Beast is admittedly a game of assholes hurting assholes in the perpetuation of a ongoing cycle of violence-but I would argue it's not immaturely so. By having a cast of protagonists and antagonists who all exist on roughly the same moral level, it opens up a new angle of discussion and learning to consider points about humanity, their philosophies, their failures, and who they are underneath all that and why. Because of this circle of assholes that Beast rests on, Beast can ask some really tough questions over gamelines not be able, and it doesn't need to provide clean and easy answers for them. There's room to have a game that's pretty much all dark grey rather than a conflict between grey and black, and with a good team writing it, it can be that with maturity and intrigue rather than stumbling over itself in over-excitement to be join the adult's table.

                  Of course, it can also just be a fun game of assholes being assholes going round and round the wheel-cathartic transgression is very much a reason people play games, and people can enjoy Beast in that capacity as much as they Scarface, Borderlands 2, and Tom and Jerry(okay, that one's kinda tongue in cheek). But it defintiely has a lot of room to be deeper than that.

                  Thankfully the game doesn't quite force us to accept this premise, there are ways to play a Beast who doesn't abuse people, or who only hurt bad people in socially acceptable ways. An Eshmaki Ravager who feeds by exposing adulterers as a PI is not an abuser, even though they hurt the cheater by exposing them and ending their relationship, for example. But that's not what the game presents as average Beast behavior. Which is too bad, the theme of what kind of monster a Beast want to be is secondary at best and the themes of "what" a monster is, "why" someone would choose to be a monster, and "how" they could justify it to themselves and others are barely touched at all. Still they're present, and very interesting to explore.
                  My only real problem here is that-yes, that actually is what Beast is about those things, right to it's core. Does it explain it well? No, but anyone paying attention caught it, and considering that Beast actually does have a fanbase, I'd argue it wasn't buried that deep.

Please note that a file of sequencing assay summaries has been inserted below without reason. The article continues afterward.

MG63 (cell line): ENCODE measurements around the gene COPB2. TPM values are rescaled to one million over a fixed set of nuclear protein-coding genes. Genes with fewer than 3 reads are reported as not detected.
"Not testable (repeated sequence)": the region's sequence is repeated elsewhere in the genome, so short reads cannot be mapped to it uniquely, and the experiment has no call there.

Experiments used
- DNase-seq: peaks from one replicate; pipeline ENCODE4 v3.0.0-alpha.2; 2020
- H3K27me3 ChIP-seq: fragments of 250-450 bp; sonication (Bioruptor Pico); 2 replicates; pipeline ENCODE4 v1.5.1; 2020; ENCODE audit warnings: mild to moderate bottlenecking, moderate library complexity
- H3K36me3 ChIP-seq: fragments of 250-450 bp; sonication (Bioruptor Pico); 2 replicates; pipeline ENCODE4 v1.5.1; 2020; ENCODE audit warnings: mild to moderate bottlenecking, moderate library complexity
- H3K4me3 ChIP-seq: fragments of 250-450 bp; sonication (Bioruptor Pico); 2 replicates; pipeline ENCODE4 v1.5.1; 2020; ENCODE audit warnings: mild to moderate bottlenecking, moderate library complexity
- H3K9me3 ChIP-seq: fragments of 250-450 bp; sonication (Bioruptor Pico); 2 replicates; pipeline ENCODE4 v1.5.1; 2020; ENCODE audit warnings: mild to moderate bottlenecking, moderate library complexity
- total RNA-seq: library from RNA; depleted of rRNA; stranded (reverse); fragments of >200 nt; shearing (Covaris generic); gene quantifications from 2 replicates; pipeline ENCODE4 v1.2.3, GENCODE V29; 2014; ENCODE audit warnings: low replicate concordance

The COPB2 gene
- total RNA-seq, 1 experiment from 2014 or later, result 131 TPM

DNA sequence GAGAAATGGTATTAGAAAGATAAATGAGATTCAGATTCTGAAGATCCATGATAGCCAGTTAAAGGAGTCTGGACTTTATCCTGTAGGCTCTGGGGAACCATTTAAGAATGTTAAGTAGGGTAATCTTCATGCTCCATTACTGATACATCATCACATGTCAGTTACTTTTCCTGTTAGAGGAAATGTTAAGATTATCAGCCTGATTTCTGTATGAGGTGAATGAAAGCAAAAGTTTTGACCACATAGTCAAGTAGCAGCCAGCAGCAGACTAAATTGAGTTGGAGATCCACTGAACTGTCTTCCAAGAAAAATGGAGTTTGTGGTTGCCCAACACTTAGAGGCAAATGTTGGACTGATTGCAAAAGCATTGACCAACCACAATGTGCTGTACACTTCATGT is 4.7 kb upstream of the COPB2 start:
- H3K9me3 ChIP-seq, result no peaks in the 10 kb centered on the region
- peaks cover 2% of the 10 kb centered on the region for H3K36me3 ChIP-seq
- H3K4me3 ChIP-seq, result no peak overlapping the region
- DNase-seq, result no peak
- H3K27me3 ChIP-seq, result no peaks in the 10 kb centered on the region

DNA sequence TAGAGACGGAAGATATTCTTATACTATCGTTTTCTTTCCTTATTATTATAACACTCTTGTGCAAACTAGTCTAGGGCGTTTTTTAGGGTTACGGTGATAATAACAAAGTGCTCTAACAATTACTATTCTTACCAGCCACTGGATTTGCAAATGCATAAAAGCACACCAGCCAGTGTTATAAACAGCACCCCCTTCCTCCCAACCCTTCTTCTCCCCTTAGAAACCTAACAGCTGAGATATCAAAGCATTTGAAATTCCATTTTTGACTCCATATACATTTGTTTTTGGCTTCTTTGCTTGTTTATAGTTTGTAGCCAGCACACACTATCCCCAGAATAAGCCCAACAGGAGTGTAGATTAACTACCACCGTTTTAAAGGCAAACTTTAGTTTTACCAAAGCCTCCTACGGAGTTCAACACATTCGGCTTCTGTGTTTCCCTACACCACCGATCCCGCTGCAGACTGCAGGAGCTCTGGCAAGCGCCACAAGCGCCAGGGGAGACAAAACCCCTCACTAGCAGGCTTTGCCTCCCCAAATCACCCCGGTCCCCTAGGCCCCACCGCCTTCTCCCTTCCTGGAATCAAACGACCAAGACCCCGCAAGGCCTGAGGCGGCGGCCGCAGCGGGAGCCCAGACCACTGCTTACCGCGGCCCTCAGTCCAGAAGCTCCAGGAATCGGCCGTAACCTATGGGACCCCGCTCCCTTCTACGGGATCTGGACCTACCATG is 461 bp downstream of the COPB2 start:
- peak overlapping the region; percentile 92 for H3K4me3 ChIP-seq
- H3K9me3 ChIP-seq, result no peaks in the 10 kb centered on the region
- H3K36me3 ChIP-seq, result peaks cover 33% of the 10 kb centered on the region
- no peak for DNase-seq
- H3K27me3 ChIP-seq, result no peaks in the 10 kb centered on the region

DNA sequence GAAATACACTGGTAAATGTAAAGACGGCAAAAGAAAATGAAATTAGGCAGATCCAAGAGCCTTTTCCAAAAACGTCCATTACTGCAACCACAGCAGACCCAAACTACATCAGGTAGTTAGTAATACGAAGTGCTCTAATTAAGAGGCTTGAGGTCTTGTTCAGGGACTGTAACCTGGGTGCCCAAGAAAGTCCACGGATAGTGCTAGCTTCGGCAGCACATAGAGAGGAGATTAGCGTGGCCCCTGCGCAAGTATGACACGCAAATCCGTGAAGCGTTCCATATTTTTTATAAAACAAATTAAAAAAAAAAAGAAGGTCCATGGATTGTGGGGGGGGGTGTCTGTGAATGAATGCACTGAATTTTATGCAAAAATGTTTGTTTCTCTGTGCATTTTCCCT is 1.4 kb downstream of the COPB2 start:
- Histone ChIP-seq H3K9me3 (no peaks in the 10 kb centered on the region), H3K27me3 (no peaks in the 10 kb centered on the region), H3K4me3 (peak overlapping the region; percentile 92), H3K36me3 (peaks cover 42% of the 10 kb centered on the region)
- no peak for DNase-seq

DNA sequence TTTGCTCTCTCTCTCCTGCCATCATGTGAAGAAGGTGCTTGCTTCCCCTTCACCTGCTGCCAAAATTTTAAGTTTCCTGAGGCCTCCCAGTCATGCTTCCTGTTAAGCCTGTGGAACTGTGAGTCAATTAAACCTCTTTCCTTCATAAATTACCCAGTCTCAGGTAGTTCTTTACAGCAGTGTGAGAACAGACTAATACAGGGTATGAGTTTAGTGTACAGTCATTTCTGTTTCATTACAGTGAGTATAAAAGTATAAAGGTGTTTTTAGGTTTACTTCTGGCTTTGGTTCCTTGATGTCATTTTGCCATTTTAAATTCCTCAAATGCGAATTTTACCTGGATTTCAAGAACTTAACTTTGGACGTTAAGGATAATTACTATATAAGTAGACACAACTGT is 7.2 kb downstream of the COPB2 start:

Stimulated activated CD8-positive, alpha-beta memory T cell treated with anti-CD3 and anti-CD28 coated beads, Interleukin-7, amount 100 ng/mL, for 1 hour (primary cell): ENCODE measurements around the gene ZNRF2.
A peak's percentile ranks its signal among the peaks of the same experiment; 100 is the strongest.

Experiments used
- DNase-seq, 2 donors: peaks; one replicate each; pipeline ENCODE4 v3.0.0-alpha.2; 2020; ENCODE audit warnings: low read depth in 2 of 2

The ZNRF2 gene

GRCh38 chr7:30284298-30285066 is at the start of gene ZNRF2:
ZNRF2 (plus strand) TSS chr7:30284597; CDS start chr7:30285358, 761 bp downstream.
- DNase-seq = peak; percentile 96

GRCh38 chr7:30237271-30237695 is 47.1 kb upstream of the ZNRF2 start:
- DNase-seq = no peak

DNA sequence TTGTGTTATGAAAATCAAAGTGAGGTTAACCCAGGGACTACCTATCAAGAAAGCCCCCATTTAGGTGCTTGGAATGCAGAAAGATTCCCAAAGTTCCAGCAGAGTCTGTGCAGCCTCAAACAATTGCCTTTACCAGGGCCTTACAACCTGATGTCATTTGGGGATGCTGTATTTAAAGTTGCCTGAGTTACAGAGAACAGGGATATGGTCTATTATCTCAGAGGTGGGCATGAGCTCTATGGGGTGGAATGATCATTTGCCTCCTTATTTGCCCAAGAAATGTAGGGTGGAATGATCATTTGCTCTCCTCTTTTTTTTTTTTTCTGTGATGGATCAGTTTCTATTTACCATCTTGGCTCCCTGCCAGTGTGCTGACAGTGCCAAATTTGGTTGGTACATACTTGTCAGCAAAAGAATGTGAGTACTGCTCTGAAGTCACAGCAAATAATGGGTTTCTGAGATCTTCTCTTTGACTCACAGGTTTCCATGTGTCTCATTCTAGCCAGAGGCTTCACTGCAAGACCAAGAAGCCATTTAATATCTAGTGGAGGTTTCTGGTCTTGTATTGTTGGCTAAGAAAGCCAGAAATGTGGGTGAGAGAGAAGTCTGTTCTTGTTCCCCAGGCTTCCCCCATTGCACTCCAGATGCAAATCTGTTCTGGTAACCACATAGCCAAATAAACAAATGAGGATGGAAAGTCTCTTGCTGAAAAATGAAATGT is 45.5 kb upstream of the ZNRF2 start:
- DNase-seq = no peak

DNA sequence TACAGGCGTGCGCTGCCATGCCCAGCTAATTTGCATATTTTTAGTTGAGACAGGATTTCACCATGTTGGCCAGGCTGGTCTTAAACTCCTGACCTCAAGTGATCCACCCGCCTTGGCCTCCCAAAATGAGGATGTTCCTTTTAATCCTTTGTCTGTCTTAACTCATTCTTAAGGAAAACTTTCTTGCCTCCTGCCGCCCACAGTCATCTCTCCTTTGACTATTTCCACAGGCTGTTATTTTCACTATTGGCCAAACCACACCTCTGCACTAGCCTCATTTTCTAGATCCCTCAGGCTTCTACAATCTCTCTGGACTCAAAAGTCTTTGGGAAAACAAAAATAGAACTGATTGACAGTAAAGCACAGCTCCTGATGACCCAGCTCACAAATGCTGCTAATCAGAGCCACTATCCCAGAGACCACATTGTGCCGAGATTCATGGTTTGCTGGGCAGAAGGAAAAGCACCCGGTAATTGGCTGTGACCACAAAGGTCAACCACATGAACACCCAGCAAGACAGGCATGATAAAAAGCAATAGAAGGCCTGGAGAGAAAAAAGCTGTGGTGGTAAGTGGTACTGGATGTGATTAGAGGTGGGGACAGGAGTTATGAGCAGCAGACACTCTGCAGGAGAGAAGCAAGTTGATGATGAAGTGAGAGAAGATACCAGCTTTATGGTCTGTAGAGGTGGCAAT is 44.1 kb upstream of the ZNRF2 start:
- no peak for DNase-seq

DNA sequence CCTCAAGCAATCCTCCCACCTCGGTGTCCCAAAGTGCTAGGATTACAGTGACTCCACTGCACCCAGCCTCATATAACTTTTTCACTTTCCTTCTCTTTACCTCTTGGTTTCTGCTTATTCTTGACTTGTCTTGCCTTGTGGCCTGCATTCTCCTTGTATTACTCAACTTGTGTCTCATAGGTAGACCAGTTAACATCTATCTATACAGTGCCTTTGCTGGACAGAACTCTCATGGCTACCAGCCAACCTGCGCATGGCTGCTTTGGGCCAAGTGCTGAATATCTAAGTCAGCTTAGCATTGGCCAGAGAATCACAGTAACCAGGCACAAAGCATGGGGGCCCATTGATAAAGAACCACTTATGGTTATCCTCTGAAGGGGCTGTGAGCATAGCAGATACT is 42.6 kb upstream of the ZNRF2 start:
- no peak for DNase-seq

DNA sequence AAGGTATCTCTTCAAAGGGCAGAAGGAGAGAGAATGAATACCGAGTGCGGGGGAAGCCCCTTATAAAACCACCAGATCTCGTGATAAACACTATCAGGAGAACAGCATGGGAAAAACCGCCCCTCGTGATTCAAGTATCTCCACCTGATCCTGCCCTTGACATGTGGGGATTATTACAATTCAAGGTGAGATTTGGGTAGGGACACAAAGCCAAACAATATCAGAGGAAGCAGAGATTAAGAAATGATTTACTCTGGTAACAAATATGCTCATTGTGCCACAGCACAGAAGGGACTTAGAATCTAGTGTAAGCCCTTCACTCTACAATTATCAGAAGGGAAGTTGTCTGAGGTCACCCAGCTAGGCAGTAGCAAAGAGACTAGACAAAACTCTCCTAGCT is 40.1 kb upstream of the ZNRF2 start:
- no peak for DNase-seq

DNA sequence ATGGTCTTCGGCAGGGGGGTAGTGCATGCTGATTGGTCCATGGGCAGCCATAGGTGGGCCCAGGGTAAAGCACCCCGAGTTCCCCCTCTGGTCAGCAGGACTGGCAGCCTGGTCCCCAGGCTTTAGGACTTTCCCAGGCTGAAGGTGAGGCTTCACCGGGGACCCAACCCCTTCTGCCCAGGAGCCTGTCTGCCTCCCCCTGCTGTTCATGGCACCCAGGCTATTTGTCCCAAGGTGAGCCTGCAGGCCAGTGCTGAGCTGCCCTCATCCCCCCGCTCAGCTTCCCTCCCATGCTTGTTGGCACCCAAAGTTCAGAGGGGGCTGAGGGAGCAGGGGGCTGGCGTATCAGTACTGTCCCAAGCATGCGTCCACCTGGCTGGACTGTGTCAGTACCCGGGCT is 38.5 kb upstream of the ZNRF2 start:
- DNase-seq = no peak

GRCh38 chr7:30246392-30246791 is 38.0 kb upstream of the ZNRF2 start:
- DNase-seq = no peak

But yes, a better written corebook would go a long way.

                  And the biggest problem with the predominant themes is that they give an excuse to some players or even ST to act in really toxic ways. Unlike other CoD games, not only are there no built-in consequences for violent or abusive behaviors from Beasts, no loss of Humanity, Clarity or such, they're actively rewarded for those behaviors by gaining Satiety. It can potentially make things difficult around a table. The game itself encourages you to do bad things, why would the ST spoil your fun trying to introduce limits that were not intended? And that's not a hypothetical, I've been at a (virtual) table with people using that argument.
                  I've never particularly gotten these two particular arguments given what the rest of the gamelines get up to I mean, Vampire alone makes Beast look rather tame, with an active faction having a much more openly gorier and fucked up "Be the monster you are" mentality, an actual "I'm going to hurt to teach a lesson", sin-and-judgment faction, a "You can be an even BETTER monster" faction, a fedualistic blood-addicted-serf-making faction, and The Carthians as your nominal "I mean, at least their not the bad guys" protagonists. Mage, Mummy, Demon, and Hunter* also wear their "You know, we're kind of fucked up" badges on nice and proud, and Werewolf, Changeling, Promethean, Geist, and Deviant often only get away with it because of the other half.